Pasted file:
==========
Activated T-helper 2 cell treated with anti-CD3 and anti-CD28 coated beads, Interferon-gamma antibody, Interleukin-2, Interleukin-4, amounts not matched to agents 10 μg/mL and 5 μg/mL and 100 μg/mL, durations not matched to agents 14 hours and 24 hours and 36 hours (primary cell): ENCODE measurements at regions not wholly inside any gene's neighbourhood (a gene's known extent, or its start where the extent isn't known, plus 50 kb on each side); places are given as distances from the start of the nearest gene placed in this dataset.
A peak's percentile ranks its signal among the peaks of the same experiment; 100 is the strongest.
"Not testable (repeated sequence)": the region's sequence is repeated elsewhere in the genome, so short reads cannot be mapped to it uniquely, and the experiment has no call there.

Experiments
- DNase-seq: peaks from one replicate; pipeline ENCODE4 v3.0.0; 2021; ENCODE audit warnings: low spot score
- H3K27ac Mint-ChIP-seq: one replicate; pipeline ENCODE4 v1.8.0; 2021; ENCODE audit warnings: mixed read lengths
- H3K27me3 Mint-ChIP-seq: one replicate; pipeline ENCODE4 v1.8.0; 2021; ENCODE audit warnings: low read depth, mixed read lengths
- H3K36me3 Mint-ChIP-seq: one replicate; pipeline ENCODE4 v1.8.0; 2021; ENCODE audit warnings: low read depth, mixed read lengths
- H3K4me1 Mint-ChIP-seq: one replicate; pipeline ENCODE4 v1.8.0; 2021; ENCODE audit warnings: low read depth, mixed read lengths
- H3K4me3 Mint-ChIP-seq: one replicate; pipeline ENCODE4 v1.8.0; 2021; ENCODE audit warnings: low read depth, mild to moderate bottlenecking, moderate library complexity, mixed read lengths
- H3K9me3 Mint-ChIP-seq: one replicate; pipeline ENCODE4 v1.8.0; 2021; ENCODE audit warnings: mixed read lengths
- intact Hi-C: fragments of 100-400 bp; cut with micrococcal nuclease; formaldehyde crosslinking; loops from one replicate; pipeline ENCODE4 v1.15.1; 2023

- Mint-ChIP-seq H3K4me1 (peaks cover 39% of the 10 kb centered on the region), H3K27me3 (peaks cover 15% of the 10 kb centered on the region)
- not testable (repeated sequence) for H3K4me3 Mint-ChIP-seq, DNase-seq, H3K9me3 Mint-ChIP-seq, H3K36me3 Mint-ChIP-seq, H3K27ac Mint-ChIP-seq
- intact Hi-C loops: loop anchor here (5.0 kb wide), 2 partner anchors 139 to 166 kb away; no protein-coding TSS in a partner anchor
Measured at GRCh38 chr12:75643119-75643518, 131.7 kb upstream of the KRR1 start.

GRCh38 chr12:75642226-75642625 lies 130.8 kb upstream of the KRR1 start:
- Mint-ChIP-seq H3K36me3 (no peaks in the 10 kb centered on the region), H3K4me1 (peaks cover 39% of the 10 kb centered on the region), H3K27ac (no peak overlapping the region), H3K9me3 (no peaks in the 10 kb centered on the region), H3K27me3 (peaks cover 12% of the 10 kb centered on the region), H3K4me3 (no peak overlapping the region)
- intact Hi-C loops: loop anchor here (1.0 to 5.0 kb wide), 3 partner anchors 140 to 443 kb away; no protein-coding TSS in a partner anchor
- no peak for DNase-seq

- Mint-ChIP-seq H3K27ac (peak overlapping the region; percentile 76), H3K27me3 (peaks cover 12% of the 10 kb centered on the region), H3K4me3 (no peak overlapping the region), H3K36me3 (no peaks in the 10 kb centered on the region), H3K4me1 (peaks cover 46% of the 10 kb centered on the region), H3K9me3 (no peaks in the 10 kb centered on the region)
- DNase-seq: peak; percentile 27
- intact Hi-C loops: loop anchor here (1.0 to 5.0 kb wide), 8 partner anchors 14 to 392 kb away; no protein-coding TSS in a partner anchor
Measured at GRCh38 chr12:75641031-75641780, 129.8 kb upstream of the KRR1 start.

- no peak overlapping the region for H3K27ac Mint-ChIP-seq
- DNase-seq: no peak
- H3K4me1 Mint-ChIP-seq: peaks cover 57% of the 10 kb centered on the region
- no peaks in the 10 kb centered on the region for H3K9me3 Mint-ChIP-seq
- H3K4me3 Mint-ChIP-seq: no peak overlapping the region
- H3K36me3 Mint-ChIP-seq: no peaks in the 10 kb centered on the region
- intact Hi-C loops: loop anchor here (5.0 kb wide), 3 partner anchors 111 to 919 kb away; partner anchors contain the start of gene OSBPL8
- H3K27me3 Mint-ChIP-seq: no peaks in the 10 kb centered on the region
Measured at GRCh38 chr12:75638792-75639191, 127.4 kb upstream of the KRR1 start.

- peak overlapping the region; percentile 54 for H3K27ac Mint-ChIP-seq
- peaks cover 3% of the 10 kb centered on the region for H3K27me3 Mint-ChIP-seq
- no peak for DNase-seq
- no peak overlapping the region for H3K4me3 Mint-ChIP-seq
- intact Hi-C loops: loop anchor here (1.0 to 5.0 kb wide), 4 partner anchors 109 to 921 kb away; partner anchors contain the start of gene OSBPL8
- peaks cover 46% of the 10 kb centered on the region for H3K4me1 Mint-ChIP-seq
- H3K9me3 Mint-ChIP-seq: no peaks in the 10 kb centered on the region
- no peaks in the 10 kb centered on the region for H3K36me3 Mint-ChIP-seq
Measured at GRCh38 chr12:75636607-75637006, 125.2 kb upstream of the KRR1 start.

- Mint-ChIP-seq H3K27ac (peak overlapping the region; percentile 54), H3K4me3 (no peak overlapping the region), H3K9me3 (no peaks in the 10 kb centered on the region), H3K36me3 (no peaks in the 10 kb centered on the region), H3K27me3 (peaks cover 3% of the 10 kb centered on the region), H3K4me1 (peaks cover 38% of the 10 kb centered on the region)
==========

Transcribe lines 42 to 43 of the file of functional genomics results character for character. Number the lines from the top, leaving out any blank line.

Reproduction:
Measured at GRCh38 chr12:75636607-75637006, 125.2 kb upstream of the KRR1 start.

- Mint-ChIP-seq H3K27ac (peak overlapping the region; percentile 54), H3K4me3 (no peak overlapping the region), H3K9me3 (no peaks in the 10 kb centered on the region), H3K36me3 (no peaks in the 10 kb centered on the region), H3K27me3 (peaks cover 3% of the 10 kb centered on the region), H3K4me1 (peaks cover 38% of the 10 kb centered on the region)